the first heartbeat, or that point in its development when it can survive outside the womb?
Or is it not until the baby is outside the womb and breathing on its own—as some pro-
abortionists would have us believe? This is the single most important question to be
answered before we can engage in a reasoned dialogue regarding the rights of women
versus the rights of the unborn child, which many of us believe has as much right
to live as the mother. The question is, at what point in a woman’s pregnancy is that
life within her a viable human being?
Those who believe that a woman has a right to choose what is best for her
health and well-being by aborting a pregnancy at any stage do so with a total
disregard for the rights of the unborn. Abortion laws in some states allow a
woman and her doctor to decide the fate of the child even after delivery; which
one could argue, is nothing less than consensual murder. And, if that were not
callus enough, the organs of the baby are often harvested and sold to the
No one questions a woman’s right to make decisions regarding her health. It
is, indeed, her body. Nonetheless, that other little body within her is not. Abortion
is not the same as removing a ruptured appendix, or even cutting off an arm. It
results in the termination of the life of another human being, one that has no
voice, nor means of defending itself.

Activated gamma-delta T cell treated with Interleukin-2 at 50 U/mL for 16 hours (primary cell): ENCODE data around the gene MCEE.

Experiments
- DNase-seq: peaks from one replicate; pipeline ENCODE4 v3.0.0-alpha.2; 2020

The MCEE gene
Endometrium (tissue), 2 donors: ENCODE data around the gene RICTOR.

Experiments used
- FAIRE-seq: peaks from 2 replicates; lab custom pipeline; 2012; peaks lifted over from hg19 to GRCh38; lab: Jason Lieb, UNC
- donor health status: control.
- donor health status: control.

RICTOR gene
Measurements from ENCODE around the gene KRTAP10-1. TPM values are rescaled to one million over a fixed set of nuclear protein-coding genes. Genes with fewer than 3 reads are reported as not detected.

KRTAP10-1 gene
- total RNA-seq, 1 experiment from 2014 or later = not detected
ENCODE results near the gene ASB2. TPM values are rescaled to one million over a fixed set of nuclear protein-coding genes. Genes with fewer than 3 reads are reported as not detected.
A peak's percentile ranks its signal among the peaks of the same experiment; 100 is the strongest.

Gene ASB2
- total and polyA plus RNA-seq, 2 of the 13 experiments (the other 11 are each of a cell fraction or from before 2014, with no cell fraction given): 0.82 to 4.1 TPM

Most, if not all arguments for or against abortion ignore the fact that
half of the new life growing within the mother contain the genes of the father.
Should he not have a say in any decision regarding the life of their child? Even
if he forfeits his right and leaves it for the mother to decide, it still does not resolve
the unanswered question of when human life begins. No one can say with certainty
when that occurs, though many would argue that point in defense of, or opposition
Some pro-abortionists would abort a live, fully formed baby as late as delivery
if the mother and her doctor agree. Eight states and the District of Columbia have
enshrined that right into law. Most state laws ban late-term abortion, but allow
exceptions for the mental and psychological health, even the age of the mother.
There are extenuating circumstances, such as in the case of rape or incest—
particularly where a minor is involved—or when the life of the mother is in jeopardy.
After careful deliberation of such cases abortion may be justified. In those cases where
the mother or father simply don’t want the responsibility of raising the child, adoption,
rather abortion is a far more humane option. There are thousands of childless couples
in America who would consider it a privilege to assume that responsibility.
While eight states have codified the right to abortion up to the point of birth,
forty-two have not. This seems to indicate that most Americans (pro-lifers and
pro-abortionists alike) believe that, at some point in its development a fetus
is a viable human being with a right to live equal to the mother. Since neither
side can defend their position with indisputable facts the argument becomes moot,
and we are still left to ponder the question.
Does life begin in the third trimester, the beginning of the first heartbeat, or
at the moment of conception? No one can say with certainty if any of these are
correct. Given that uncertainty, it would be prudent, certainly more compassionate,
to err in favor of life rather than death.
If we believe in the sanctity of life we cannot kill a child simply because the
mother and/or father do not want it. Moreover, even if there are extenuating
circumstances to consider, any decision taken must be based on the assumption
that life begins at conception.